Tobin Maker, another concerned citizen, sarcastically expressed a similar feeling of alienation:
" Instead of reciting the oath on Australia day, which commemorates the founding of a prison in Sydney, why don't we Victorians recite the oath on the anniversary of the laying of the first stone of Pentridge Prison? "
Even though concerned citizens like Mr Bryant and Mr Maker wish for an inspirational event, no such event ever occurred in Australia and wishing for one wont make it so. The alternative dates that have been suggested really go down like a lead balloon. One of these dates is January 1, which is the anniversary of the first sitting of federal parliament. Such suggestions have hit a wall because it is generally accepted that the only thing worse than having a Convict in your ancestry is having a politician. In any case, it is already a holiday and one that typically involves sleeping off a hangover.
Another suggested date is December 3, the anniversary of the Eureka Stockade. The main problem with this idea is that the Eureka Stockade has some associations with unionism and white supremacy. Such associations tend to divide Australians rather than unite them. While a barbeque or musical festival may not be sombre, at least they are superior to some kind of political argument over workers rights or genetic superiority.
Ironically, the date of Australia Day is great precisely because not everyone feels the same way about it. It produces what has ben referred to as opal definition of who Australians are. Like an opal, the date defracts light to produce a spectrum of colours. While this bothers those who want unity, conformity, morality and something to salute, it gives individual Australians the freedom to really define what Australia means to them.
Day -Dawn Service
ANZAC Day has been around for a long time, its mainstream popularity is a recent
phenomenon. Like Australia Day, it is built on the anniversary of a tradegy. On the 25th of April 1915, the British landed Australian soldiers at Gallipoli as part of an offensive against the Turkish control of the Dardanelles. Quite stupidly, they landed the Diggers not on an open plain but on scrub-covered hills. The Turks were dug in from elevated positions and mowed down the Diggers as they leapt from the boats. Of the 1500 men who landed in the first wave, only 755 remained in active service at the end of the day.
The futulity of the event has led some Australians, such as ex-Prime Minister Paul Keating, to criticise it as being immoral, not in Australia's interests, and a failure. Even if such criticisms were justified, the decision to base Anzac Day on the anniversary of the Gallipoli landing has produced a very unique and a very humane approach to war remembrance. Instead of being a jingoistic celebration like many military days around the world, Anzac Day is very human. It begins solemnly,
then descends into a party affair with drinking and gambling.
The key feature of the day is the Dawn Service. During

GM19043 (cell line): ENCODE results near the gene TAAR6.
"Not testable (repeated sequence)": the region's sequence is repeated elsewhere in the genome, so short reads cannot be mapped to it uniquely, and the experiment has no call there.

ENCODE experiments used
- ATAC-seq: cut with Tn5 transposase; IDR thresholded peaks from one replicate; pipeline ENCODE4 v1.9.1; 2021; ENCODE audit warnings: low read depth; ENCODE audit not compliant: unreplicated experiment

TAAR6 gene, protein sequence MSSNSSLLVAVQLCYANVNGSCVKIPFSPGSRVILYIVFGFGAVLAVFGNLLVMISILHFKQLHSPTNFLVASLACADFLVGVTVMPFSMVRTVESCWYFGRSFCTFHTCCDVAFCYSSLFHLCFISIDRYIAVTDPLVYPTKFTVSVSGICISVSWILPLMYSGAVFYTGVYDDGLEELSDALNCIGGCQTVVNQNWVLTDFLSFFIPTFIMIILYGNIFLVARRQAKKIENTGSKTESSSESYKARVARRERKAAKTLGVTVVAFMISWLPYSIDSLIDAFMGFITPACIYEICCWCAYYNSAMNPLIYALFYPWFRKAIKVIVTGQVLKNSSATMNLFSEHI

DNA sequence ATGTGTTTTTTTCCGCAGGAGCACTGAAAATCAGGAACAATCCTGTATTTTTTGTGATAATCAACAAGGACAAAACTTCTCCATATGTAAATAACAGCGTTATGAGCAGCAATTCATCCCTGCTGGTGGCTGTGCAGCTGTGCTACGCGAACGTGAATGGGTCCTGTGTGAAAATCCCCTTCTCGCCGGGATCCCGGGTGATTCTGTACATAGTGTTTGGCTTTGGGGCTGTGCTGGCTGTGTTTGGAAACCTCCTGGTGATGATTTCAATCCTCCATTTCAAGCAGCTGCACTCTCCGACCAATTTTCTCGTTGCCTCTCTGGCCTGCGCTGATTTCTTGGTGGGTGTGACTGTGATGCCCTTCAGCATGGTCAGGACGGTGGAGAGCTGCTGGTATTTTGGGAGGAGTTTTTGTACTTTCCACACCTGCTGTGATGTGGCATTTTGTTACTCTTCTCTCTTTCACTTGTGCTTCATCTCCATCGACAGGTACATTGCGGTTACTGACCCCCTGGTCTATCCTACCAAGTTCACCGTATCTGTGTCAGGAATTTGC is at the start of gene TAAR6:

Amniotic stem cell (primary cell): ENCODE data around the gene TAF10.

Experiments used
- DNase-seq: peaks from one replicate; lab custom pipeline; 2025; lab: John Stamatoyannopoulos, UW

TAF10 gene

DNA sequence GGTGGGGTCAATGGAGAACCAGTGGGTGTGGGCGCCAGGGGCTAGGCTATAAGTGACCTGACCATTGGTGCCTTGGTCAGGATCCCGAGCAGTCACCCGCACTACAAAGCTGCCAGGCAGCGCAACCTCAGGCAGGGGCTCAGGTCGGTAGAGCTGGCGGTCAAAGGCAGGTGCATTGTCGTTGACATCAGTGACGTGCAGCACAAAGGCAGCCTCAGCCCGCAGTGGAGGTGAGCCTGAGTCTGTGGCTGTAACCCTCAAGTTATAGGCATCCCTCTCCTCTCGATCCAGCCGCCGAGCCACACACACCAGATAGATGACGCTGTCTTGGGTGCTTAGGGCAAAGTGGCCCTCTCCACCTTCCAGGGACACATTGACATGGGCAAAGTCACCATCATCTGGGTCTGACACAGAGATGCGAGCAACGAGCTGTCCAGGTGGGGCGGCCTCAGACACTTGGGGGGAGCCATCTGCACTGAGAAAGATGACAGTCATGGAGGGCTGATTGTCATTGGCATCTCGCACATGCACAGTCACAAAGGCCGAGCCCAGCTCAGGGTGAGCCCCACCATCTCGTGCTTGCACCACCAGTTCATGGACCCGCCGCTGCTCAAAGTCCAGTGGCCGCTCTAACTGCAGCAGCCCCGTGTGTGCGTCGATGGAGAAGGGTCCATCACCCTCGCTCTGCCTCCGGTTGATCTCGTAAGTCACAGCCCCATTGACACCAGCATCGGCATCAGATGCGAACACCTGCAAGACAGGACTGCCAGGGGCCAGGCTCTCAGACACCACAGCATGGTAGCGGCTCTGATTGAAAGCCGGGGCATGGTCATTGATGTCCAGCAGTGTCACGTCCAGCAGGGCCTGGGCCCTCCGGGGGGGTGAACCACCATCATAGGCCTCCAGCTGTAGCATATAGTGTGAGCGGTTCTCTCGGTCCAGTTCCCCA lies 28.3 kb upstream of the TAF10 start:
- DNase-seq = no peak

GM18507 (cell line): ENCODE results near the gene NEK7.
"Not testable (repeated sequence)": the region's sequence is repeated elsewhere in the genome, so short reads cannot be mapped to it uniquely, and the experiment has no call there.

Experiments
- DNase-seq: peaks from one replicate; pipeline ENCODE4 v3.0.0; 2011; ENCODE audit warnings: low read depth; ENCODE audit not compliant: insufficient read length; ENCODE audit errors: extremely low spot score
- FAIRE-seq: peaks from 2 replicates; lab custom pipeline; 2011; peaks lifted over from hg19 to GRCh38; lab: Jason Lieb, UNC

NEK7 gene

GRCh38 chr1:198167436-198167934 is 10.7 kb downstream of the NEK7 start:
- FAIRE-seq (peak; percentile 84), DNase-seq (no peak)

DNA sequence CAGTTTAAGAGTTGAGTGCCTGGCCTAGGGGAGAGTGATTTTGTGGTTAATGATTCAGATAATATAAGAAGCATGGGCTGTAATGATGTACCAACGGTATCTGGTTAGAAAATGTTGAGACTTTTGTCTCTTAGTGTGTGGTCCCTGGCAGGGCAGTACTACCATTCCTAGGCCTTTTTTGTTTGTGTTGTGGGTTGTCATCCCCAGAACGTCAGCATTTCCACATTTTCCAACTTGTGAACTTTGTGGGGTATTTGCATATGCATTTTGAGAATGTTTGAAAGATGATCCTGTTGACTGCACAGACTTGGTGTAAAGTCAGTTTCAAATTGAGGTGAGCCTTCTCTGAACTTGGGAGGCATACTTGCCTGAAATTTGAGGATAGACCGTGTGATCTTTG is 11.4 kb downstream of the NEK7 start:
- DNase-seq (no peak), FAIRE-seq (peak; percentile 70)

battle, dawn was one of the most favoured times for an attack as the half-light
played tricks with soldiers' eyes. Therefore, soldiers were awoken in the dark,
so that by the time the first dull grey light crept across the battlefield, they
were awake and alert.
The fresh light instilled
a sense of optimism for the new day tempered by the fear that it could be their
last. For those who survived, it bequeathed memories of burying a mate along with
the awareness that they would have to preserve the feelings of what they had lost.
When the soldiers returned home, the first
light of the morning would once again remind them of their experiences and they
sought out the company of those who could understand. On the 25th April 1923 at Albany in Western Australia, the Reverend White led a party of friends
in what was the first ever observance of a dawn service. It wasn't until 1927
that the first official service was held at the Sydney Cenotaph.
Part of the service includes a paragraph taken from the poem
'Ode for the Fallen'.
shall grow not old, as we that are left grow old;
Age shall not weary them,
nor the years condemn.
At the going down of the sun and in the morning
We will remember them."
poem neither attributes right or wrong nor does it glorify war as the liberator
of freedom. It simply articulates what the war meant to those who were involved
in it. Needless to say, it is a message that prime ministers don't always like. They want soldiers to celebrate dying for the government, not reflecting upon the anguish of war.
For decades, families and young
people were not welcome at these dawn services but in recent times, they have
been encouraged to take part. They have also been encouraged to take part in marches
wearing the war medals of deceased relatives. Arguably this was brought about
due to necessity as the stars of the show had a habit of dying each year leading
to the very real prospect of crowds one day cheering on an empty street.